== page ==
Posted by Michelle Belvin.
Microsoft Corp. v. United States is a ruling by the United States Court of Appeals for the Second Circuit that a warrant issued under the Stored Communications Act (SCA) cannot compel American companies to produce information stored in servers outside the United States.
The warrant issued directed Microsoft to seize and produce the contents of an e‐mail account, which was believed to be used in the development of narcotics trafficking. Microsoft did deliver the customer’s non‐content information to the government as was asked, and that data was stored in the United States. However, in order for Microsoft to fully comply with the warrant, it would have to obtain customer content that is located in Ireland and then transport it into the United States. “Believing the data in Ireland to be beyond the jurisdiction of the warrant, Microsoft moved to quash the warrant.” The court concluded that Congress did not intend the SCA’s warrant provisions to apply extraterritorially. The Second Circuit “held that the government cannot compel Internet Service Providers (ISPs) to turn over data stored overseas, even with a warrant.”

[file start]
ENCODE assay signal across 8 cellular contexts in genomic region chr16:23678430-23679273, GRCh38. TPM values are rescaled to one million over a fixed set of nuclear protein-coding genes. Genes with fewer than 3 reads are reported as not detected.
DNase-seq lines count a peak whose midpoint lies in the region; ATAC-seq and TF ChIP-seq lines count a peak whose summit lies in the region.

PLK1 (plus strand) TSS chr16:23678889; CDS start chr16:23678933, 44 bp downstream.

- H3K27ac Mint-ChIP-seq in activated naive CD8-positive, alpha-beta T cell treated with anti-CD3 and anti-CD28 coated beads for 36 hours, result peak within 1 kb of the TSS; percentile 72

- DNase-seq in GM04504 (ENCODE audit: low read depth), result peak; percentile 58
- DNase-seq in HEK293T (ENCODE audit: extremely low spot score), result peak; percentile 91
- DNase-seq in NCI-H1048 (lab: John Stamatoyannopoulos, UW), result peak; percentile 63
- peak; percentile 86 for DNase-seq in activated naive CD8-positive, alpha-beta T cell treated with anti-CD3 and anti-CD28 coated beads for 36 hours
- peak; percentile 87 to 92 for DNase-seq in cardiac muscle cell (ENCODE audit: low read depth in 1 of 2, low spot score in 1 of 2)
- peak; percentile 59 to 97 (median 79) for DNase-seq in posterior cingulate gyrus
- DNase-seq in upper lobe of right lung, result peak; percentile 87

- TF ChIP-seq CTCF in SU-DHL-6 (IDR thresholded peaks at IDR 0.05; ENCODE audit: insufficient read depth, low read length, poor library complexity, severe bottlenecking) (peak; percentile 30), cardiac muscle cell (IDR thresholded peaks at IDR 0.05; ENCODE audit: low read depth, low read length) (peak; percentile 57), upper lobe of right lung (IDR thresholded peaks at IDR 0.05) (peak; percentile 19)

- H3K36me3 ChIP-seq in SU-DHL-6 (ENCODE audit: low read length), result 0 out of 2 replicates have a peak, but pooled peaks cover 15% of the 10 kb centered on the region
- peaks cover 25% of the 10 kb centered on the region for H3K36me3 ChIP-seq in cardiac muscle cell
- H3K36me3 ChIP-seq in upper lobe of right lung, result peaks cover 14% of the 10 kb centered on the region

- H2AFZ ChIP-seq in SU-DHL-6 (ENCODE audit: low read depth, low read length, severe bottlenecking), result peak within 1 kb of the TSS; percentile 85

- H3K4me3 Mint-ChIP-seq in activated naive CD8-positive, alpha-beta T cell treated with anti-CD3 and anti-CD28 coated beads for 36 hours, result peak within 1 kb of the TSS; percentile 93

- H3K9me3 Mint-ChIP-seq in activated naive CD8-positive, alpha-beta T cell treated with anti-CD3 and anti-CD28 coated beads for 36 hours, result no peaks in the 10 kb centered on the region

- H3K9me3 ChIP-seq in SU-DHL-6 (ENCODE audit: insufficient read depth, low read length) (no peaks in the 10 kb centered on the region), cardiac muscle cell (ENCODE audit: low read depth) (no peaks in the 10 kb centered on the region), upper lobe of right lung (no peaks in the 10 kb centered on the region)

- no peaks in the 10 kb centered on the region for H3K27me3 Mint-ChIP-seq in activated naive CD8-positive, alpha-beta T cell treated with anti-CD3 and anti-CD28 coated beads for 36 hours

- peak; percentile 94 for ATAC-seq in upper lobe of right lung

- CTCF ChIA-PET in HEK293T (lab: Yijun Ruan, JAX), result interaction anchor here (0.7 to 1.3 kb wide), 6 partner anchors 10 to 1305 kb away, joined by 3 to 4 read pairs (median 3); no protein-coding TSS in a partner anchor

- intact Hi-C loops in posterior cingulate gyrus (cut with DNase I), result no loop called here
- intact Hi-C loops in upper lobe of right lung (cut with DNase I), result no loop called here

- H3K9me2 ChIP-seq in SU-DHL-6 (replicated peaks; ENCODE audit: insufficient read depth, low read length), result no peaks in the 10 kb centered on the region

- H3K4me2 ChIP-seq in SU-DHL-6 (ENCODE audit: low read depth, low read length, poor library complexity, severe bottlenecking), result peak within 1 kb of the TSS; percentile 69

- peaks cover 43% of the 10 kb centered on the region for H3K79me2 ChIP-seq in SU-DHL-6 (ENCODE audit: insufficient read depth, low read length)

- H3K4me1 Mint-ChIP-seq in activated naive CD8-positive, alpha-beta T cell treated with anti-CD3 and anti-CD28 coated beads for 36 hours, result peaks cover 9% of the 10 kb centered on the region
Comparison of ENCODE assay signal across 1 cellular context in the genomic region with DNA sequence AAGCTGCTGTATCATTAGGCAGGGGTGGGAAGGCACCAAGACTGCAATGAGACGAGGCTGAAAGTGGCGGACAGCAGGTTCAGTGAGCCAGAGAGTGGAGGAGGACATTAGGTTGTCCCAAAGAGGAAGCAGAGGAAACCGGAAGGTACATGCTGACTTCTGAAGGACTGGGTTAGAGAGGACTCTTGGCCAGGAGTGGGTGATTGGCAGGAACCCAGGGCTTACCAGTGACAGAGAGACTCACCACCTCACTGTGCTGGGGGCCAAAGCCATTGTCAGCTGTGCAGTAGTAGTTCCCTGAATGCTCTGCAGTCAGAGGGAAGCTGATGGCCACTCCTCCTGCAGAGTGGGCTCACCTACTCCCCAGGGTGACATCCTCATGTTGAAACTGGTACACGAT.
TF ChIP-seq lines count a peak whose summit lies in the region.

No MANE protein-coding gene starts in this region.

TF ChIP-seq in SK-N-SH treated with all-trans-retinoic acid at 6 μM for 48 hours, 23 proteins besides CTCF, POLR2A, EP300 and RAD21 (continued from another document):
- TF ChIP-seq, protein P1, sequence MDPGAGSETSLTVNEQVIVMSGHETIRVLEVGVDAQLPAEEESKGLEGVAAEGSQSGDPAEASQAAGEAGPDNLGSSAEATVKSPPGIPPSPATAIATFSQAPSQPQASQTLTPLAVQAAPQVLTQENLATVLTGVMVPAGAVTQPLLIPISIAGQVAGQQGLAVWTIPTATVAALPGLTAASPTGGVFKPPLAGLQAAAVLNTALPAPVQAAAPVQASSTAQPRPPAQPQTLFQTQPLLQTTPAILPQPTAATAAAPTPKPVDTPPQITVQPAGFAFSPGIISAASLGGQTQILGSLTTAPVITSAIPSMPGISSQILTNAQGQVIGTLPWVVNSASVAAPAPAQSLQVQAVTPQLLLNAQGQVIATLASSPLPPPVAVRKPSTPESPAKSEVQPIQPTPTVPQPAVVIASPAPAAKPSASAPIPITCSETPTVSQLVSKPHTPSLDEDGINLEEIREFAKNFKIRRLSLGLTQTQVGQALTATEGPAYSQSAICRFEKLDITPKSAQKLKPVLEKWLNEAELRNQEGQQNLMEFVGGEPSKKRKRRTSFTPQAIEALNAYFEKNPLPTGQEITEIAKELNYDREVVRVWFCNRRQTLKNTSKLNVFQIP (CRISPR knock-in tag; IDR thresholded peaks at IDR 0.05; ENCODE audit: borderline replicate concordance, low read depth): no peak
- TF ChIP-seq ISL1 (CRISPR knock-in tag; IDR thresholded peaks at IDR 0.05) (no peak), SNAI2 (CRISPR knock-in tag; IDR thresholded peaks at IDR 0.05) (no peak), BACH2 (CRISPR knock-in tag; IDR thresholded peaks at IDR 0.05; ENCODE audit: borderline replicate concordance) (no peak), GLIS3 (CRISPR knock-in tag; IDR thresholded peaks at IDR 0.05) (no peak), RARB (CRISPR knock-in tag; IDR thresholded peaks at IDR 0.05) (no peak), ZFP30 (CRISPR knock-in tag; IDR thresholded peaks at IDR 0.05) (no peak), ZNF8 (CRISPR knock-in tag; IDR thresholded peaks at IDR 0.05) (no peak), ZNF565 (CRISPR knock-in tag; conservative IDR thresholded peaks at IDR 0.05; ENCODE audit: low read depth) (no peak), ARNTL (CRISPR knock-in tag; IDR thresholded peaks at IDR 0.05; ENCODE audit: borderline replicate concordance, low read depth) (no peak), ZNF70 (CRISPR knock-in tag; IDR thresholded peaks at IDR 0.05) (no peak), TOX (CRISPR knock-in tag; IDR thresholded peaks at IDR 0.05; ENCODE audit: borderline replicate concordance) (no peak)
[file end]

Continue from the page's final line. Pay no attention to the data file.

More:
The SCA also does not authorize a U.S. court to issue and enforce a SCA warrant against a U.S. based service provider for the contents of a customer’s electronic communications stored on servers located outside the United States. Therefore, the court concluded that the district court lacked authority to enforce the warrant against Microsoft.
Michelle is a business management major at the Stillman School of Business, Seton Hall University, Class of 2020.